Hasegawa points out that in English, the word life means both lifetime and everyday life. So, ikitua translated as life’s purpose sounds very grand. “But in nhật bản we have jinsei, which means lifetime and seikatsu, which means everyday life,” he says. The concept of ikisợi aligns more lớn seikatsu và, through his research, Hasegawa discovered that Japanese people believe that the sum of small joys in everyday life results in more fulfilling life as a whole.

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A concept for longevity?

nhật bản has some of the longest-living citizens in the world – 87 years for women và 81 for men, according khổng lồ the country’s Ministry of Health, Labor và Welfare. Could this concept of ikisợi contribute khổng lồ longevity?

tác giả Dan Buettner believes it does. He"s the author of Blue Zones: Lessons on Living Longer from the People Who’ve sầu Lived the Longest, and has travelled the globe exploring long-lived communities around the world, which he calls “blue zones”.

One such zone is Okinawa, a remote islvà with a remarkably high number of centenarians. While a quality diet likely has a lot to lớn vì chưng with residents’ longevity, Buettner says ikigai also plays a part.


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“Older people are celebrated, they feel obligated lớn pass on their wisdom to lớn younger generations,” he says. This gives them a purpose in life outside of themselves, in service to lớn their communities.

According lớn Buettner, the concept of ikigai is not exclusive sầu khổng lồ Okinawans: “there might not be a word for it but in all four blue zones such as Sardinia & Nicoya Peninsula, the same concept exists among people living long lives.”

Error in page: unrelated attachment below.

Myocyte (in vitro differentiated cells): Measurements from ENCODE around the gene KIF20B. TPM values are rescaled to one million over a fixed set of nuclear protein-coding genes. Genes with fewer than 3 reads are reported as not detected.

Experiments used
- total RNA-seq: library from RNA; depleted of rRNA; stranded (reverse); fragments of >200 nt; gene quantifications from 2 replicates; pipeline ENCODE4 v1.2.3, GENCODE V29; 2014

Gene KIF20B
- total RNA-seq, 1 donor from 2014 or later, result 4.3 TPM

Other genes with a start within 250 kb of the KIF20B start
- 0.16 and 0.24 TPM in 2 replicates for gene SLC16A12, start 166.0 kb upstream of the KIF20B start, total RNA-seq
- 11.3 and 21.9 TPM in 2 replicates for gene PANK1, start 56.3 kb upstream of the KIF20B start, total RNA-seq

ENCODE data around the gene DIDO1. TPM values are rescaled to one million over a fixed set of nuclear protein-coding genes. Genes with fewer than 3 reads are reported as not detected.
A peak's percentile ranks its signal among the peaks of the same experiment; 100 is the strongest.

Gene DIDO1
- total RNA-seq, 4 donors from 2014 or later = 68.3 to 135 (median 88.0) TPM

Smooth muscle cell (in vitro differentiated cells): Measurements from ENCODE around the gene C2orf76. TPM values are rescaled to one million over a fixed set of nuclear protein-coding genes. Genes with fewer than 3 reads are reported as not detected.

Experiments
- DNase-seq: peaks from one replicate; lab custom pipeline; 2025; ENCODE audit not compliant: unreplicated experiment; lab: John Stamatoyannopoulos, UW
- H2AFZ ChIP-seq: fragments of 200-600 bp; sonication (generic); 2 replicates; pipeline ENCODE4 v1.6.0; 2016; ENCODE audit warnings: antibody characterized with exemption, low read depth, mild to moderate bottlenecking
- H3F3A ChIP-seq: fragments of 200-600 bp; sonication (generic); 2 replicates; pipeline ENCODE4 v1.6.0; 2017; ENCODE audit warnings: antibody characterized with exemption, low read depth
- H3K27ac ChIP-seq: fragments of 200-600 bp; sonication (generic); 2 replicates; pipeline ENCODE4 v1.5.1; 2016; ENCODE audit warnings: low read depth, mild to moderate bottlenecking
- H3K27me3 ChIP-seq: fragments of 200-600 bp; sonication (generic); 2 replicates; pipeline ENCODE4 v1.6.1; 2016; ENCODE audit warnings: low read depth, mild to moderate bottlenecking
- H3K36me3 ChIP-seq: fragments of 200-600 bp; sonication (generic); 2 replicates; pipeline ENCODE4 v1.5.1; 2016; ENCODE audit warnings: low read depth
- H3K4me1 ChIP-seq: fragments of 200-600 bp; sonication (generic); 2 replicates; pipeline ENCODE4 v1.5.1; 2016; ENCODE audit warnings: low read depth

Buettner suggests making three lists: your values, things you like to lớn bởi, & things you are good at. The cross section of the three lists is your ikigai.

But, knowing your ikigai alone is not enough. Simply put, you need an outlet. Ikitua is “purpose in action,” he says.

For 92-year-old Tongươi Menaka, her ikisợi is to lớn dance & sing with her peers in the KBG84 dance troupe, she told the Mainibỏ ra newspaper. For others, it might be work itself.

Take action

In a culture where the value of the team supercedes the individual, Japanese workers are driven by being useful khổng lồ others, being thanked, và being esteemed by their colleagues, says Toshimitsu Sowa, CEO of HR consulting firm Jinzai Kenkyusho.

CEO of executive recruiting firm Probity Global Search Yuko Takato lớn spends her days with highly qualified people who consider work as their ikisợi và, according to Takato, they all have sầu one thing in common: they are motivated và quiông chồng lớn take action.

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“If you want lớn start a company but you are scared to lớn dive sầu into the unknown, go và see someone who is already doing something similar lớn what you have sầu in mind.” By seeing your plans in action, Takalớn says, “it will give sầu you confidence that you can do it too”.